In the next section we’ll look at some of the changes that have occurred in dancing and dance culture over the years, and at some of the variables responsible for those changes.

Modern Contras & Western Squares

Modern Contradancing & Western Square Dancing Compared

M uch of this section is based on a series of articles I wrote in the Seacoast Country Dance Newsletter, May–August 1993. At the time I had become aware that the Deerfield dance, which was advertised as a community dance, had become the largest dance in the area, with attendance of 90–100. People who had stopped dancing because of young children and were just starting to dance again were going to the Deerfield dance. People were commenting that it was a very friendly dance. It seemed that with the regular contradances featuring increasingly complex dances, this was a phenomenon worth noting.

On the previous page I noted the introduction of Western square dance figures into traditional square dancing, and the eventual dominance of Western square dancing and near disappearance of traditional square and contradancing. During the years preceding the 1993 article, and even more so since then, Western square dance clubs have become much smaller or disappeared, and have tended to have few new dancers joining them. As it takes a year of lessons before being able to dance in a square set, that’s not too surprising.

As discussed previously, Dudley Laufman led a contradance revival starting in the late 1960s that resulted in contradancing spreading throughout the country. At first the dances featured a goodly number of the old chestnut contras and New England squares. But over time the dances started to become more complex, reaching the stage where most dances called were equal dances meaning that the actives and the inactives did the same thing; in effect one was always active. Although we continue to dance the traditional dances in New Hampshire, in many places that’s no longer true.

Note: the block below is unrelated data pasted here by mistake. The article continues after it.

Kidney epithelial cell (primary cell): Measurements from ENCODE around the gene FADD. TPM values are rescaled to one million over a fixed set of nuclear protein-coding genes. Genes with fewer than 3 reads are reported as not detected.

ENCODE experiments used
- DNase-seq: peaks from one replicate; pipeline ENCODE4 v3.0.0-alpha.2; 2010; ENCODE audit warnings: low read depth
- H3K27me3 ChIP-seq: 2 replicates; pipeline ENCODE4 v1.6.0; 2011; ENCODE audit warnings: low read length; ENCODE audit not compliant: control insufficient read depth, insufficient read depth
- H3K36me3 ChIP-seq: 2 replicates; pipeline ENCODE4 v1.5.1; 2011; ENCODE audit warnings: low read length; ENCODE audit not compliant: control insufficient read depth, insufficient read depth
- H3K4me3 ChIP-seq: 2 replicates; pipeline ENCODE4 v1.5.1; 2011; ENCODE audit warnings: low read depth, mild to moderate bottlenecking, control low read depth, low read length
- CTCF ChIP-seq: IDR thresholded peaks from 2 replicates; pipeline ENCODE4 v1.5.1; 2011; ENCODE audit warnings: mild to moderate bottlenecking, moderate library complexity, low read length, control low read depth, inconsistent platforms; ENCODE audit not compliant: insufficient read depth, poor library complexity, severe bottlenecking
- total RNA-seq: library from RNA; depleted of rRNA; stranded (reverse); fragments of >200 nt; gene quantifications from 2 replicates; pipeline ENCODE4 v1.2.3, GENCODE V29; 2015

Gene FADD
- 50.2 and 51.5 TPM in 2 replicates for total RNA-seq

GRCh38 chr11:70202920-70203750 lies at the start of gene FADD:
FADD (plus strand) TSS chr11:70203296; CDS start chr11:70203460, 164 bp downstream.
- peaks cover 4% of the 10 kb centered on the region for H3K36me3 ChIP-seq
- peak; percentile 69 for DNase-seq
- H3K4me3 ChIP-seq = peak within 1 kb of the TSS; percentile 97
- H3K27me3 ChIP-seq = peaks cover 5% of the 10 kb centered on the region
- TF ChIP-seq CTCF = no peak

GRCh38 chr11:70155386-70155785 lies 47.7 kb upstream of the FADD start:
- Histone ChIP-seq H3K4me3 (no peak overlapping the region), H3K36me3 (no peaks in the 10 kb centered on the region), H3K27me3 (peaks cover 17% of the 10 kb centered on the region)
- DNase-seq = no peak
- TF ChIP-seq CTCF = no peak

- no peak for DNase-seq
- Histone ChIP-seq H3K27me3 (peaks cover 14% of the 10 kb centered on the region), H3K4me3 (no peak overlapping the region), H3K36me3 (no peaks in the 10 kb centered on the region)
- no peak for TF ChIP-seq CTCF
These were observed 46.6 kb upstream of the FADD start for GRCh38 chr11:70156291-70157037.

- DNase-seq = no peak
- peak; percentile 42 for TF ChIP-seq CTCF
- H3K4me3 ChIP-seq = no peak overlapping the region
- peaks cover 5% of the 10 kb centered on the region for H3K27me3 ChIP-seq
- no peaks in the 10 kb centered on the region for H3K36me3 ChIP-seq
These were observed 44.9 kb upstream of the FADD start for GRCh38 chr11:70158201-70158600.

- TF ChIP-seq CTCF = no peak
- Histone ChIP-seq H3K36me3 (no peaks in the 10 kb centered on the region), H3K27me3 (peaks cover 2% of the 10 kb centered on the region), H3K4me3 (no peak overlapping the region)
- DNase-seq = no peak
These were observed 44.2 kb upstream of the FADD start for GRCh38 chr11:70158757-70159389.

Modern Urban Contradancing. At the more fast-moving urban-style contradances (some of which were starting to appear even in rural areas), a partner swing was required, and it was progressing toward the requirement that each dance include a swing with the neighbor, as the no-longer-inactive couple was being described. That was forcing the dances into a format in which the partner swing and the neighbor swing were connected by a series of allemandes, half-heys and a couple other figures to get the dancers in place for the next swing.

Some people were starting to speculate that contradancing might be heading in the direction of square dancing: increased complexity, figures being done in less time than before, little or no time for inactives to rest. In other words less and less friendly to beginners, and also to older dancers. I cited Dudley Laufman and Tony Parkes as having expressed such ideas; I was still not sure if that was really how things were going. Note that modern urban contradancing is another example of something that fills a similar role to biological mutation. As the concerns here illustrate, even mutations that become prevalent can have effects that aren't always beneficial long term.